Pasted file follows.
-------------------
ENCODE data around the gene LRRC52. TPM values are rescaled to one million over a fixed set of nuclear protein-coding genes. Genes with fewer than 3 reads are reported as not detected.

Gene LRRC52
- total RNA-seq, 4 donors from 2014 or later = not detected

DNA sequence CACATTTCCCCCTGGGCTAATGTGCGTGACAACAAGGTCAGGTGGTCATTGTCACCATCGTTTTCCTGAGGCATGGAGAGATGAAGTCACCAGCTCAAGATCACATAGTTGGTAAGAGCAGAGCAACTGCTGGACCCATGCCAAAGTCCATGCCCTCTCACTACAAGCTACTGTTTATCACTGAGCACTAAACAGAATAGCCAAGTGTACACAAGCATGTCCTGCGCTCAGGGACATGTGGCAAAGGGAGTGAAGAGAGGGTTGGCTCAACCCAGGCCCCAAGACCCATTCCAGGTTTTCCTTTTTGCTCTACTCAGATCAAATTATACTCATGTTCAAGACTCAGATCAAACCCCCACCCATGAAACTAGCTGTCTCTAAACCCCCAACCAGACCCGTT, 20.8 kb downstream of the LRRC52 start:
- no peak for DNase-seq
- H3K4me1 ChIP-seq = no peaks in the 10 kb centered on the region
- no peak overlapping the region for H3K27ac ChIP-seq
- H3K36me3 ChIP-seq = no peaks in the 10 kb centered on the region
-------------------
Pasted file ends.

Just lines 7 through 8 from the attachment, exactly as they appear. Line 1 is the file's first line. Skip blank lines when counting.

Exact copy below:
- no peak overlapping the region for H3K27ac ChIP-seq
- H3K36me3 ChIP-seq = no peaks in the 10 kb centered on the region